Trends in the industry
Setting the Background
During the turn of the 21st century, things were looking extremely bleak for the U.S. economy. The dot-com bubble left major technology companies – and their employees, in complete financial shambles. This stock market crash caused the loss of over $5 trillion in the market value of various companies from 2000-2002. In addition, the events of September 11th accelerated this recession. Although the $40 billion insurance loss was one of the largest insured events, it didn’t even compare to the subsequent events that occurred. Most major U.S. securities exchanges closed down (even the London Stock Exchange and various others worldwide), airline and aviation suffered increased costs due to grounded flights, and massive losses were taken in the tourism industry that employed 280,000 people in New York alone. Overall losses amounted in the hundreds of billions.
In response to these catastrophic events, the Federal Reserve began cutting interest rates dramatically, with the fed funds rate dropping down to 1% in 2003. As lower interest rates continued to become the norm, the real estate begins to look much more attractive as many home buyers were able to purchase homes that offered low introductory rates and minimal initial costs. The vast majority of these buyers were betting that they could refinance their mortgages to lower rates due to price appreciation. However, home prices soon stopped increasing at breakneck speeds. As prices of homes began to decline in early 2006, many homeowners simply could not refinance to lower rates. As interest rates slowly rose, monthly payments increased on adjustable rate mortgages. Many homeowners discovered that they could not afford these higher payments, and simply had to default on their loans.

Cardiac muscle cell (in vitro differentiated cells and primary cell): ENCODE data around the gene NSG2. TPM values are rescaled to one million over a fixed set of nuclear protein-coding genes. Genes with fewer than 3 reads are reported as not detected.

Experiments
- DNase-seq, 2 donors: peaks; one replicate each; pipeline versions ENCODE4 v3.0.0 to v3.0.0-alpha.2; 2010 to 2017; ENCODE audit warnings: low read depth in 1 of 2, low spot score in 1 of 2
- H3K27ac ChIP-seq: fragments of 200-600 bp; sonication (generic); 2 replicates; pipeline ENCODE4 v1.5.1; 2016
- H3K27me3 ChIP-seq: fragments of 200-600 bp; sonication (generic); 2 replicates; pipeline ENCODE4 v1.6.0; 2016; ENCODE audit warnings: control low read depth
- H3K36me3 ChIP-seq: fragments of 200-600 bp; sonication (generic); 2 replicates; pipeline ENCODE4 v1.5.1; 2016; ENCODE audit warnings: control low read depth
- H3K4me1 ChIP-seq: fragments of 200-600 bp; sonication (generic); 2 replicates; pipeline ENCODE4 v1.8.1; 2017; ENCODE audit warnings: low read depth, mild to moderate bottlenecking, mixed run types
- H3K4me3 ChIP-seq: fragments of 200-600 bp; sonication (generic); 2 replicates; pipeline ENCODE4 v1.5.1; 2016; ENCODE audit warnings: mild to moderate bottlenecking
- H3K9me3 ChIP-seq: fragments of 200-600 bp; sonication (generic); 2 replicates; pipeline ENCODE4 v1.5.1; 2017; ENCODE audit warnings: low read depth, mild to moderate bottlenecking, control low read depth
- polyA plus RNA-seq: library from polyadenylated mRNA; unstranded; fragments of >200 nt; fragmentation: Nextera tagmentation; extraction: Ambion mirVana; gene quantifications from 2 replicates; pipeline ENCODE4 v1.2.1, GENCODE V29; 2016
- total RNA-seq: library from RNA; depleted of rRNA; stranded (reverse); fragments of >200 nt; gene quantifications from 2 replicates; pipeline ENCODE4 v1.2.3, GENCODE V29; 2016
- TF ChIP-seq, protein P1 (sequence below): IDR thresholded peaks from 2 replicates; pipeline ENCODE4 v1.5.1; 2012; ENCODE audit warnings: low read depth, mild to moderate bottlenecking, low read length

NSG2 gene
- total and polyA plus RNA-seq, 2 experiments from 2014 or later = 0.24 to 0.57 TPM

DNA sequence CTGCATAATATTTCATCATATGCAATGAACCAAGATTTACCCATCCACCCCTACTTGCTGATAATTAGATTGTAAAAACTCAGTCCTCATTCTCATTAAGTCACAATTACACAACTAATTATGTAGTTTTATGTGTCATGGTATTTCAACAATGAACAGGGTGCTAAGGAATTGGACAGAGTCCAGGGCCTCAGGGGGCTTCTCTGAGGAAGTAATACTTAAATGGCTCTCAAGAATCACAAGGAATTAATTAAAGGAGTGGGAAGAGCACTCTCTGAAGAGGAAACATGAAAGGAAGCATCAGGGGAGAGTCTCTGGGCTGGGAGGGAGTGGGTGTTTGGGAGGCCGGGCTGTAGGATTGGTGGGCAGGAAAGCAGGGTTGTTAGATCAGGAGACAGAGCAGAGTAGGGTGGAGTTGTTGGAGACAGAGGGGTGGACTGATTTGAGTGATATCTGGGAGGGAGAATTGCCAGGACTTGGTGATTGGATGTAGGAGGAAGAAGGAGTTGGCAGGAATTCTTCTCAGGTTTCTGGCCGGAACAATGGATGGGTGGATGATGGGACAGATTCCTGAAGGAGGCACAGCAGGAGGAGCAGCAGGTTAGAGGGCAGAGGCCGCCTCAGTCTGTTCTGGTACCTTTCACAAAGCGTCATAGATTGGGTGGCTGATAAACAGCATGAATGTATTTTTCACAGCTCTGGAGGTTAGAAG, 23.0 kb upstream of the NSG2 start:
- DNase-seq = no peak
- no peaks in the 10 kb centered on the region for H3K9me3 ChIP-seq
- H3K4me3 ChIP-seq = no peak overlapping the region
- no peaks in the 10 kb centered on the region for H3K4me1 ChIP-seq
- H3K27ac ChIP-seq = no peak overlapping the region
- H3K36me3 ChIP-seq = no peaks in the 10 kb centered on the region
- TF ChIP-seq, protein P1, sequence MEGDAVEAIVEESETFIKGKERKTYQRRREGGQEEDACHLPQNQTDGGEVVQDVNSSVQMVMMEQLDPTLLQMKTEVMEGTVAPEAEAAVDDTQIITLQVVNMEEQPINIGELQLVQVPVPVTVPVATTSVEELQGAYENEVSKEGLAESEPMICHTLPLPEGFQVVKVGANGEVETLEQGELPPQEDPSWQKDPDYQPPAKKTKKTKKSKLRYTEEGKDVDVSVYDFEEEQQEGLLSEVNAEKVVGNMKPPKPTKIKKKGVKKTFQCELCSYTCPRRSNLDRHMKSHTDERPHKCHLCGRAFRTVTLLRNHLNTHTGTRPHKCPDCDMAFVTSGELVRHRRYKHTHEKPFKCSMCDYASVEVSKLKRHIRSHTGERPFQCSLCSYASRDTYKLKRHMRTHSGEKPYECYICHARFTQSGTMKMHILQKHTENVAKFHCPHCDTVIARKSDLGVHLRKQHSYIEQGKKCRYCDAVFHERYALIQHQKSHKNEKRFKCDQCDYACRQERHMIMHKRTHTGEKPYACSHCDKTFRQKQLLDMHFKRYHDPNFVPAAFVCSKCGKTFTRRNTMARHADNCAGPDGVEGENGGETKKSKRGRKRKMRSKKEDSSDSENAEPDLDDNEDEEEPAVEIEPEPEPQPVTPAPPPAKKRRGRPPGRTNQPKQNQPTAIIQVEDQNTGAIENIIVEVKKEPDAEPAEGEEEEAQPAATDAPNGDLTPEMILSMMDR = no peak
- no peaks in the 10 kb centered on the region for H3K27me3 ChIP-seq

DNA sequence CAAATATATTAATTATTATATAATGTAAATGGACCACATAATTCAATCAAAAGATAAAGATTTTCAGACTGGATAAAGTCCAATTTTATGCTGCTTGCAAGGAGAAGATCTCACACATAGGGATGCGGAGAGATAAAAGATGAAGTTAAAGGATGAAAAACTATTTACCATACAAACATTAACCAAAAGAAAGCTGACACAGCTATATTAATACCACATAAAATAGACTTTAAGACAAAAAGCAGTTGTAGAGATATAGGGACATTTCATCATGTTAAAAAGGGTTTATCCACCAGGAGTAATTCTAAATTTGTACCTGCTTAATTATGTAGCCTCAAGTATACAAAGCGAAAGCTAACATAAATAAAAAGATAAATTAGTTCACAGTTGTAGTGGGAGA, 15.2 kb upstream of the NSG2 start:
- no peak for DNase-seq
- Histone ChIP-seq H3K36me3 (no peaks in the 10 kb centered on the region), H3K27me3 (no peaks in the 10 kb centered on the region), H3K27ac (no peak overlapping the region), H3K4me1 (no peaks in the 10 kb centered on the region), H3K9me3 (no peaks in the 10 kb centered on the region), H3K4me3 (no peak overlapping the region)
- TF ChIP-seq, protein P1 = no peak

Mortgage Backed Securities
So how did these events affect the investment banking industry, and...